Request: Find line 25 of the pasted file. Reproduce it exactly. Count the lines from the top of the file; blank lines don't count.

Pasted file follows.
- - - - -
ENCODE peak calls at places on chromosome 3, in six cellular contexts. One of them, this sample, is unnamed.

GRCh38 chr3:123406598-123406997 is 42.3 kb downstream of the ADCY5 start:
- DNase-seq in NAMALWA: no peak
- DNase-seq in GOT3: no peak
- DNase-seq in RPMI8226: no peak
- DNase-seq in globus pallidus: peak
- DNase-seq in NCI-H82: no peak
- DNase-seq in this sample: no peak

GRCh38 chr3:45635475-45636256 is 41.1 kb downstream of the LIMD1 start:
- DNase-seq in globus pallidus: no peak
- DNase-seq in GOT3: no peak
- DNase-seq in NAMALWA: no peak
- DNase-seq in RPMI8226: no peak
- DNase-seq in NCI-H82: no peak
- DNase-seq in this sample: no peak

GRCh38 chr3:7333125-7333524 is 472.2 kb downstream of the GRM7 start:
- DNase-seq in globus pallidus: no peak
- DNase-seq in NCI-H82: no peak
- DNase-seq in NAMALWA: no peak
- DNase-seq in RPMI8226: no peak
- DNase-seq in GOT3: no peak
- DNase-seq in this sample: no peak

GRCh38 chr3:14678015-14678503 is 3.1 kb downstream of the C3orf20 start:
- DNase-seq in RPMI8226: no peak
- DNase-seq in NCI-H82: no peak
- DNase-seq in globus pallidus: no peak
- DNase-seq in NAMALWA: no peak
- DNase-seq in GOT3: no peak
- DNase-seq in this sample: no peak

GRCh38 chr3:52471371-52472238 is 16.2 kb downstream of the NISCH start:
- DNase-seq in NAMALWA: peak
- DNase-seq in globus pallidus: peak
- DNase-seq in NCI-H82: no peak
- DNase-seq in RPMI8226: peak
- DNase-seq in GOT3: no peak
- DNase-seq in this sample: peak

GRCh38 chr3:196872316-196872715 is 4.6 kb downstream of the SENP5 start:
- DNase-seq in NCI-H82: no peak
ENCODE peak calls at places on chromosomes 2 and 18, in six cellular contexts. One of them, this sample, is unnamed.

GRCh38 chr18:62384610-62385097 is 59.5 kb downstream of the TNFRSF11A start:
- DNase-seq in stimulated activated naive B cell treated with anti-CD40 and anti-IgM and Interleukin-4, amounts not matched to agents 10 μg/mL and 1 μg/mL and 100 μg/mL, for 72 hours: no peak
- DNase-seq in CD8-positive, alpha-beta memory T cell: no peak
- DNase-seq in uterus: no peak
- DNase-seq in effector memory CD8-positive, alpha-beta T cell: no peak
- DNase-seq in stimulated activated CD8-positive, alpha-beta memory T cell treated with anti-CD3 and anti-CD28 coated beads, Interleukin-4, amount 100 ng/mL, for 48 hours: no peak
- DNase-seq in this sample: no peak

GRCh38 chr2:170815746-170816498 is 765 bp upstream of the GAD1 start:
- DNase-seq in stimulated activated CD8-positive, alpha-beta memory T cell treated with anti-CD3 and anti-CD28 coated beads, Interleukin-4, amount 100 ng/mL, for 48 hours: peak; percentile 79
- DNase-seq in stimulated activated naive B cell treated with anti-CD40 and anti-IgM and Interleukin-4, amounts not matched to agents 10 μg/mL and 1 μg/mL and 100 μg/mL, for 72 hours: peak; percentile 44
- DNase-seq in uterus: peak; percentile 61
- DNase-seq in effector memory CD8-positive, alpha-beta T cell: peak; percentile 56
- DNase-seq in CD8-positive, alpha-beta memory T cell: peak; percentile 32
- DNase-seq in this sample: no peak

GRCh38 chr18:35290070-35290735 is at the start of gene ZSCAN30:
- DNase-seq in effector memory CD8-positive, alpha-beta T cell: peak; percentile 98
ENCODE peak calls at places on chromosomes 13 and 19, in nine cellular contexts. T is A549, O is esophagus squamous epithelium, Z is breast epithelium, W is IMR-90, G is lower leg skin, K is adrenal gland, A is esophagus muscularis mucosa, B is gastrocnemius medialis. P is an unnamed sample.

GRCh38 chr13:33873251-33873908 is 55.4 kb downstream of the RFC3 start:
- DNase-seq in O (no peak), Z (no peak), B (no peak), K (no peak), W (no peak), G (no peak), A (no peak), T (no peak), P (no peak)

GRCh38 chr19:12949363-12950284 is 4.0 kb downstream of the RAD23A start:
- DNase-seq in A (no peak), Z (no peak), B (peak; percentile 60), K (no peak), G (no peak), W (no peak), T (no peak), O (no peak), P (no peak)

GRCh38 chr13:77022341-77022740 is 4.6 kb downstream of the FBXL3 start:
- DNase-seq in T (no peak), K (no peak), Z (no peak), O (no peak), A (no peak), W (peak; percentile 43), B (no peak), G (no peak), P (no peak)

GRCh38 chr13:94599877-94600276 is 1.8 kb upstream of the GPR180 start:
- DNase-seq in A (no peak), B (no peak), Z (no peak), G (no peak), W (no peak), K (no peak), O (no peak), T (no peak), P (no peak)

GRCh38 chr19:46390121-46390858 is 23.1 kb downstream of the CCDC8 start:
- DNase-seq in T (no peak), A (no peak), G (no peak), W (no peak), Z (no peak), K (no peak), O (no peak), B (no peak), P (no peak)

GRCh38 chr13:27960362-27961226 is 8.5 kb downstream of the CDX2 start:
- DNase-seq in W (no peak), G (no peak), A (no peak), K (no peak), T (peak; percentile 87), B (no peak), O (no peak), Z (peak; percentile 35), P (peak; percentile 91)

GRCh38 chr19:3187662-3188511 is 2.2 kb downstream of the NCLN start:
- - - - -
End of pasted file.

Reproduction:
- DNase-seq in NCI-H82: no peak